Willamette University

Student Voices

Crafting the Willamette Ethic

Hayley Hill ‘13 WU Crafting

By Hayley Hill ‘13

“You are expected to act in accordance to the Willamette code of ethics.”

This phrase, or something like it, concludes many standard class syllabi handed out to Willamette students each term. The problem is that there isn’t one specific Willamette code of ethics to which to refer.

A new honor committee, whose members comprise a cross-section of campus groups, arose from student demand last year to produce a tangible description of the code and a complementary implementation and enforcement system. Matthew Bateman ’14 leads the committee, which is working to isolate the tie that binds Willamette’s many curricular options into an ethically grounded system of education.

If the committee succeeds in implementing a new code and an enforcement body within the year, the impact will be noticeable. “We don’t have anything like this at WU,” says David Douglass, dean of campus life.

Many other universities have used ethics codes and enforcement boards successfully. Willamette’s committee has looked at several for inspiration, including Reed College, Oberlin College and the University of Virginia.

According to Tej Reddy ’12, president of the Associated Students of Willamette University (ASWU), this system will help Willamette articulate its academic character among its regional peers. It will also say something about the quality of students who make up the community.

“If you’re applying to Willamette, it’s saying that you’re applying to a high-caliber student body,” Reddy says. “It changes the public character of the university.”

The actual Willamette ethic document will be available to students and printed in syllabi, though the method by which students will agree to this standard is still under debate. Alongside the document, the enforcement body will take up issues of academic integrity as they arise, and sitting members will suggest disciplinary action if needed — even though ultimate authority will still rest with the professor involved.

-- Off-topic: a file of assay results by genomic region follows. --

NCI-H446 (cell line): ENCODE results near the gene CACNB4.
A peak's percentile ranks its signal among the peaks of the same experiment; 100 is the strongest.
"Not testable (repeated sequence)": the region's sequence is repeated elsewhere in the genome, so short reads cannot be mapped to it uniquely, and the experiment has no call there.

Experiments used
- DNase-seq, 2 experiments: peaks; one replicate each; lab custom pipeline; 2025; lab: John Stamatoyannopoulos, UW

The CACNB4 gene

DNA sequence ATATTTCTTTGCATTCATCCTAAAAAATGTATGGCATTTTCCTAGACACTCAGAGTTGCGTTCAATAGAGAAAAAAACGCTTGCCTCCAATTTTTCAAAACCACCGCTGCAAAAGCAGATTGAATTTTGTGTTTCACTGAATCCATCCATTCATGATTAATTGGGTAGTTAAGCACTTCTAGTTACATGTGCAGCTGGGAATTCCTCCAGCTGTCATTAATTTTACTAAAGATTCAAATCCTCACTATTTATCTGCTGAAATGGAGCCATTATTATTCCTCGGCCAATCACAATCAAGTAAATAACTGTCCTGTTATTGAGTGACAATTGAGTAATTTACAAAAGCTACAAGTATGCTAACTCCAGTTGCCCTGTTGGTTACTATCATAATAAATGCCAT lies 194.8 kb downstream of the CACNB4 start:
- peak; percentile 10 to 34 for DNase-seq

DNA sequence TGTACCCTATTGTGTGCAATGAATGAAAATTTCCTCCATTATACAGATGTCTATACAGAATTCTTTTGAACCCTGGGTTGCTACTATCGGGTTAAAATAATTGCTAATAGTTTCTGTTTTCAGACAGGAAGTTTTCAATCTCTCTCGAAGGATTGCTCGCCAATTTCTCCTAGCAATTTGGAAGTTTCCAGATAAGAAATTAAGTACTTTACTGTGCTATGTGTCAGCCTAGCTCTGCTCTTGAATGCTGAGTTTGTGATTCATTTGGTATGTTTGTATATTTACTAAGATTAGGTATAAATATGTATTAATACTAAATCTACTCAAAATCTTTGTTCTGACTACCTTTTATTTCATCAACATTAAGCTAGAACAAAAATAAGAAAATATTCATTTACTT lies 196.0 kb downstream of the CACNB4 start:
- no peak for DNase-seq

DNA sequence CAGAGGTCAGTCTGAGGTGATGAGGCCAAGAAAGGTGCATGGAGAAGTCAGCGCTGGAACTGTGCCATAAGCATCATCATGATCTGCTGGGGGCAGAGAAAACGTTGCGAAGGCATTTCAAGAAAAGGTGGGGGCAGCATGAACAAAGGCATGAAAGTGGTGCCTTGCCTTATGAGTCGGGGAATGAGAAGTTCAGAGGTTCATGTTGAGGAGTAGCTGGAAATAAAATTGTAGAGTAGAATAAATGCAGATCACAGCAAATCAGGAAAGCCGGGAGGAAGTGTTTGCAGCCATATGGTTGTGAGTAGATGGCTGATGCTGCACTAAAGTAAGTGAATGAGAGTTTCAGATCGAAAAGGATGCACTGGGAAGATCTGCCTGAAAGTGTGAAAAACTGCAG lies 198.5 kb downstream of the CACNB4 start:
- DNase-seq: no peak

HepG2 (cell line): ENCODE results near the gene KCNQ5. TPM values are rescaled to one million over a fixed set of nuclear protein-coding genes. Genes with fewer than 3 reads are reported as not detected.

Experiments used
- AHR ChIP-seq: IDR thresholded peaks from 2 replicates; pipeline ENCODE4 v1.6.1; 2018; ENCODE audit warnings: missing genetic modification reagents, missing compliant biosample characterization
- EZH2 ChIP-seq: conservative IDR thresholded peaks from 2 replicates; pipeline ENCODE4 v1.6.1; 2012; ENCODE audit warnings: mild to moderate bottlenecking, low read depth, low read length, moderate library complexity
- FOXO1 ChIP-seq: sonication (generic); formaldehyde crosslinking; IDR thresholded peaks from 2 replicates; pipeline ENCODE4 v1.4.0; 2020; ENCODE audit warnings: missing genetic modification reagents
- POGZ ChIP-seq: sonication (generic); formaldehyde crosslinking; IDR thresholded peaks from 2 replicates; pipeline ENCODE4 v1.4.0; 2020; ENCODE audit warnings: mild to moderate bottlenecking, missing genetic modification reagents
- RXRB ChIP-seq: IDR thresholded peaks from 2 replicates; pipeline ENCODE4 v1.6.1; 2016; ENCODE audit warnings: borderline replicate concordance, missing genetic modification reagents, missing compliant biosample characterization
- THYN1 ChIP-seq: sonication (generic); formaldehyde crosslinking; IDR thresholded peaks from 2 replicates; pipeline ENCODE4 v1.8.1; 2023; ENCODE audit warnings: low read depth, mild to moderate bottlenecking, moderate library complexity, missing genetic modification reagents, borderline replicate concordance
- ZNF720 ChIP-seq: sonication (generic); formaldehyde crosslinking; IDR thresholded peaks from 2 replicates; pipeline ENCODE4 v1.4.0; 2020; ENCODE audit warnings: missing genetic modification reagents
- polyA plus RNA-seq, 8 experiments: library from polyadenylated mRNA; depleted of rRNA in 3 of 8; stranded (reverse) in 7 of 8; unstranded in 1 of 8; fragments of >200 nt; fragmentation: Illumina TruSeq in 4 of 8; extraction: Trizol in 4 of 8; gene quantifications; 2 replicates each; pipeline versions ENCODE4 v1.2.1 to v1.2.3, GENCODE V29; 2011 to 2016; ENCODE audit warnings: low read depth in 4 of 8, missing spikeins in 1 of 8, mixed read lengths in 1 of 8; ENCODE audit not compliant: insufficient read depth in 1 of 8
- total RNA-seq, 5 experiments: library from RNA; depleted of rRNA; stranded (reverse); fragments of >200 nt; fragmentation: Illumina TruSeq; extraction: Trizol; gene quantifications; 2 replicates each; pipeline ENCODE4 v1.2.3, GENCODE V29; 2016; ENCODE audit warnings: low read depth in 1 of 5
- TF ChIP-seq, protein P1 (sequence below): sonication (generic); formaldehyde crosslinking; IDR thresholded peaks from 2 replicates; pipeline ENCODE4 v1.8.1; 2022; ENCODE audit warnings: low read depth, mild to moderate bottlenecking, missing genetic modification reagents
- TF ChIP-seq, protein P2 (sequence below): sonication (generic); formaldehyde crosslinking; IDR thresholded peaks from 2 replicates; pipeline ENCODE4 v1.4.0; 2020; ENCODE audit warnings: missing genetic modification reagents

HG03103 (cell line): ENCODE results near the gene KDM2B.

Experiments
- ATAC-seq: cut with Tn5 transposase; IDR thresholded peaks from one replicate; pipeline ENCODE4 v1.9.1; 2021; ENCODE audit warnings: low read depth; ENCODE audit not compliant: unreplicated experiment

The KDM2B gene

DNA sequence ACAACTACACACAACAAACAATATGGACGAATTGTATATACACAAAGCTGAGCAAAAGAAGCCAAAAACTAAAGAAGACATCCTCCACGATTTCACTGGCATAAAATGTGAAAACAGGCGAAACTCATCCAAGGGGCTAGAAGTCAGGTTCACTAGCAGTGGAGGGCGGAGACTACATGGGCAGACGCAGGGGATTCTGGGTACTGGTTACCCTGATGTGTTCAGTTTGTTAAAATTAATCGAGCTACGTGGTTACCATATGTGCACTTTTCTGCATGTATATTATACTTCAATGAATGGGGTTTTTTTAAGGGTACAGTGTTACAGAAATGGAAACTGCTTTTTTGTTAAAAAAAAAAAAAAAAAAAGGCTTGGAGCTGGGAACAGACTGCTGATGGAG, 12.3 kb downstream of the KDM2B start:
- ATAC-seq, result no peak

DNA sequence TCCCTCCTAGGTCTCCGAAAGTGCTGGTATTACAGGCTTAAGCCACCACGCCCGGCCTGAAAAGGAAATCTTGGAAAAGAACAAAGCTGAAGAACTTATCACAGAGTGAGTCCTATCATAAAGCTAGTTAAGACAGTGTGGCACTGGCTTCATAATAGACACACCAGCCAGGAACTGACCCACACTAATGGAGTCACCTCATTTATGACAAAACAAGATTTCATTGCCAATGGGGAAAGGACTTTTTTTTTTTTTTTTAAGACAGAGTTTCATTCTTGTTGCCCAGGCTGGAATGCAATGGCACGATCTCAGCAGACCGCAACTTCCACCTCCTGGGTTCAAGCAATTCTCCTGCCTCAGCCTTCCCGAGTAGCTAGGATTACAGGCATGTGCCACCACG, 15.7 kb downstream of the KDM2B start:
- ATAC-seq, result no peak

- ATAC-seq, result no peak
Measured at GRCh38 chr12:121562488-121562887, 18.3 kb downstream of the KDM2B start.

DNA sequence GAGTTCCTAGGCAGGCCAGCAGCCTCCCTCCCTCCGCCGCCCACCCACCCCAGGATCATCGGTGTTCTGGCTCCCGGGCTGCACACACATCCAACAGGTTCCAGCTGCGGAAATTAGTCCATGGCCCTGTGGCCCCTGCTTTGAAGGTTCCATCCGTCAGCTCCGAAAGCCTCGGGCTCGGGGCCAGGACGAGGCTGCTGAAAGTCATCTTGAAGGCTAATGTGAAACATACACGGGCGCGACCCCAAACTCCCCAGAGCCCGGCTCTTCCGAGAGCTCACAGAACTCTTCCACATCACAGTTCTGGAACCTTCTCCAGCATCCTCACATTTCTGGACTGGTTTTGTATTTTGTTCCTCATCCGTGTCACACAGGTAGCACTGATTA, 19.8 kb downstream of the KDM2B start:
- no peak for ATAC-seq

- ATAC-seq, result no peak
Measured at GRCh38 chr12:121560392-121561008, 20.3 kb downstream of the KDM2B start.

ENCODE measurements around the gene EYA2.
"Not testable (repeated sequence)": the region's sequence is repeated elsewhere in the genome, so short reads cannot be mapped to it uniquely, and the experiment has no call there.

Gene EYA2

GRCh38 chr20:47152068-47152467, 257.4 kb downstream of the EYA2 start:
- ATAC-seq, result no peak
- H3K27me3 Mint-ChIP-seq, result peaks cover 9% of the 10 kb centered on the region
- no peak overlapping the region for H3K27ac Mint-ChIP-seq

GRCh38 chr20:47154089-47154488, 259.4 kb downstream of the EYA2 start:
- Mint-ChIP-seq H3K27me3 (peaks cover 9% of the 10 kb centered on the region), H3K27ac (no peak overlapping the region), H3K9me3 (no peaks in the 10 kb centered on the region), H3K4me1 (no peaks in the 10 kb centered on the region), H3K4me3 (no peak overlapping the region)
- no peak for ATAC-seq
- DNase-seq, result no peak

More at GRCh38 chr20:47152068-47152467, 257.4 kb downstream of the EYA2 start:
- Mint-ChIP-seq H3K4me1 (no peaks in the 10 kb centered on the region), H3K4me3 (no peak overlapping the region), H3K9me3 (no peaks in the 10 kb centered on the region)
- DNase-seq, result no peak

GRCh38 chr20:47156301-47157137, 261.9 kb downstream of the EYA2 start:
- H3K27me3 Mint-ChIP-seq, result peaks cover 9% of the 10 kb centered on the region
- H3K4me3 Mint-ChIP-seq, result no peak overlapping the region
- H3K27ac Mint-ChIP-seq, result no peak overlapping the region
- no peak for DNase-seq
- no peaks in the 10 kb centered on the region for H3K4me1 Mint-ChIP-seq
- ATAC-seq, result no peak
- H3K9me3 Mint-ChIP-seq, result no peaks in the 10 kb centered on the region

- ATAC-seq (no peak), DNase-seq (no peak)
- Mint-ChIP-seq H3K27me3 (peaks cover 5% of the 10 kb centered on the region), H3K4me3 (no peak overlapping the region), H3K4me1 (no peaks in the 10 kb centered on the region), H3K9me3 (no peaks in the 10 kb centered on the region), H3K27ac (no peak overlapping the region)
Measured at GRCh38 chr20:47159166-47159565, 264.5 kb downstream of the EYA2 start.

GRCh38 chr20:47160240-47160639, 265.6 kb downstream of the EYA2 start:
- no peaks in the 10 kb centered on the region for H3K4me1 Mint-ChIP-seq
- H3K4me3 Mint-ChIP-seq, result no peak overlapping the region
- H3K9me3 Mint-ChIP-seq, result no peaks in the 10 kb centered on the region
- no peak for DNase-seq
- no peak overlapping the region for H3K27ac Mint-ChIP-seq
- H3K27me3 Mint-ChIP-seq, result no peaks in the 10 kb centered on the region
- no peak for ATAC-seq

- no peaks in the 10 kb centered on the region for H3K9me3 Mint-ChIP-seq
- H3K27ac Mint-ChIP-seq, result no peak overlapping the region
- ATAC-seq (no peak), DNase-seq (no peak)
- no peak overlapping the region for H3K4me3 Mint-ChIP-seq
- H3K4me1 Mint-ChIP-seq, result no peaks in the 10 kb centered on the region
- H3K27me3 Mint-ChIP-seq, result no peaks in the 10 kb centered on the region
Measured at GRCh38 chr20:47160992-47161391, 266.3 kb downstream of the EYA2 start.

While the ethic will provide an umbrella definition for what honorable academic conduct means for Willamette students, Don Negri, associate dean and professor of economics, stresses that it should cover more than simple plagiarism and cheating — neither of which are overwhelming problems today. “The students’ actions in a classroom are only part of how they demonstrate integrity,” he says. “Having members of the student body sit on the council helps to assess what Willamette students define as ‘integrity,’ and it encourages them to monitor each other’s actions.”

Reddy agrees. “Having the conversation with your peers — rather than a nameless mediator — makes it easier to take responsibility.”

Douglass and Bateman have said the ethic must be perceived as a positive affirmation of collective goals, rather than a punitive measure. “The genius of the ethic is that it identifies a set of values already here,” Douglass says. “It shows that these are positive values to which the members of the Willamette community adhere.”

Bateman shares this view. “The ethic validates and verbalizes what the student body has demonstrated is important to them, and it sets up a more visible framework to bolster an existing aspect of campus culture.”

Hayley Hill ’13 is an English major in the College of Liberal Arts.

The Willamette Ethic: The Honor Code of Willamette University


We the students, recognizing a need for student responsibility in the area of moral and academic growth, do establish this honor code to secure the tradition of academic richness and rigor deserved by Willamette University.

Personal Excellence

We will hold ourselves to the highest standards of moral and academic excellence. We will proudly submit only our original work. We will never attempt to give ourselves or others an unfair advantage. We will commit to upholding our honor and the value of our work. Through this commitment we will serve as an example to our peers.

Communal Trust

A partnership amongst students and faculty is central to the creation of ideas and the growth of individuals and community. The Willamette Ethic establishes that trust is the cornerstone of this partnership. The faculty should expect that we students will hold ourselves accountable in order to prevent dishonesty. Together we will pursue an excellence unattainable alone


This honor code enables students to take responsibility for their moral growth. As a student body we bear the burden of keeping each other accountable to the moral excellence we expect of ourselves. If there is an alleged violation of the honor code and internal resolutions are unsuccessful, the issue should be referred to the Honor Council. The Honor Council will have authority to investigate the claim, hear the student’s defense and render a decision on the matter.